• Optics and Lasers in Medicine | Laser Systems
Location: Chattahoochee-B
Speaker

Chair

Mahmoud Fallahi

University of Arizona, USA

Speaker

Co-Chair

Haiyan Fu

South-Central University for Nationalities, China

Session Introduction

Mara Duffles

Federal University of Minas Gerais, Brazil

Title: Prevention of abdominal adhesions and healing skin after peritoniectomy using low level laser
Speaker
Biography:

Mara Duffles graduated in Physical Therapy from the University Salgado de Oliveira (2007) and a degree in Law from the Catholic University of Minas Gerais (1990). She has obtained Master’s in 2012. She took training in Acupuncture, Clinical Pharmacology and in traditional Chinese medicine, both with the title of specialist, Manual Therapy in Pathologies Craneocervical, Craneomandibular and Facial Pain by Rocabado Method and Manual Therapy by Busquet Physiological Chains Method as well as improvement in laser therapy Low intensity from the Federal University of Minas Mines.

Abstract:

Background: Adhesions commonly occur after abdominal surgery and can cause bowel obstruction, chronic abdominal pain and infertility. Their prevention remains a challenge.

Objectives: To evaluate the effects of the application of low-level lasers on the prevention of adhesions and scarring of the skin after peritoniectomia.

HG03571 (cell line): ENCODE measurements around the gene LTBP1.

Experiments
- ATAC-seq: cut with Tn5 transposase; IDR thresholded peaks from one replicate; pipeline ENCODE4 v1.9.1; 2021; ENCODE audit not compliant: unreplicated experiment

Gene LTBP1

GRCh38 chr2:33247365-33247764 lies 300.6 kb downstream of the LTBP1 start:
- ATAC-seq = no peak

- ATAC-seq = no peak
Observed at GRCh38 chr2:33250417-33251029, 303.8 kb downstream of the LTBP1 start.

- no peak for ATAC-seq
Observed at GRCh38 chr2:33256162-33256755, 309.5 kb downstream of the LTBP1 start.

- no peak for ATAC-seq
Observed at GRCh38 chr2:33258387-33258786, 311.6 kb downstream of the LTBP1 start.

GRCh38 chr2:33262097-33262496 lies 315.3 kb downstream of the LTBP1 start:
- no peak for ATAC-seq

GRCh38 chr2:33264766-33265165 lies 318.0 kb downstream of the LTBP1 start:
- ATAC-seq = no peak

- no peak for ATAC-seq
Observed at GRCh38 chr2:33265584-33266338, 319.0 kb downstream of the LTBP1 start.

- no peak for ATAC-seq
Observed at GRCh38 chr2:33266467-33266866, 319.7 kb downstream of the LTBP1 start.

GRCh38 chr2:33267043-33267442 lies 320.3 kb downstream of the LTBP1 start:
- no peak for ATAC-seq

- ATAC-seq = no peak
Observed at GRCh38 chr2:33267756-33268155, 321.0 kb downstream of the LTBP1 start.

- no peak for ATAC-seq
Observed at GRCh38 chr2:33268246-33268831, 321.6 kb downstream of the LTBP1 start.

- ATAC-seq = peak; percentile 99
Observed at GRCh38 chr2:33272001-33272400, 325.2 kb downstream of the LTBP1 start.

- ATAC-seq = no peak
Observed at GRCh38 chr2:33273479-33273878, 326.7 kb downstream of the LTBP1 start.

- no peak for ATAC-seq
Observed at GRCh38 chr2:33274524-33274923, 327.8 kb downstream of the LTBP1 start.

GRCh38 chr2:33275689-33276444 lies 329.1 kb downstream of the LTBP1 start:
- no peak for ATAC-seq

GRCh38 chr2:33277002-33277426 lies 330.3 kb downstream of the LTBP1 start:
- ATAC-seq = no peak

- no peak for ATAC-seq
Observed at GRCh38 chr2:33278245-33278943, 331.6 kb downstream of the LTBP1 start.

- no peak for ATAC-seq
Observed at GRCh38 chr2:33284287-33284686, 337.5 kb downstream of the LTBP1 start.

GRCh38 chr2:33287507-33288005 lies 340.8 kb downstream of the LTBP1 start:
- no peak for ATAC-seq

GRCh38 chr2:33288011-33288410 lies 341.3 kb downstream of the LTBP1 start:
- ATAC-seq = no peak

Method: 24 New Zealand breed male rabbits, approximately 2months of age, were randomly divided into 3 groups (n=8): GC—control group not subjected to laser, GL1—group with laser application at a dose of 0.2 J, and GL2—group with laser application at a dose of 3.6 J. All animals performed peritoniectomia. After 14 days postsurgery, the animals were killed and adhesion formation was evaluated qualitatively and quantitatively. Differences were considered significant at P<0.05.

Results: The adhesion formation was observed in100% of the rabbits from groups GC and GL1, as compared to 37.5% of the rabbits from group GL2 (P<0.01). The evaluation of the vascularization and tenacity of adhesions among the groups showed no significant difference. In groups CG and GL1, 72% and 83% of adhesions were verified between visceras, respectively where as in GL2 occurred among abdominal wall. The tensile strength of the skin between the groups was not significant (P=0.3106). The resistance of abdominal wall segments without skin segments between groups GL2 and GC were higher than in GL1 (P=0.01).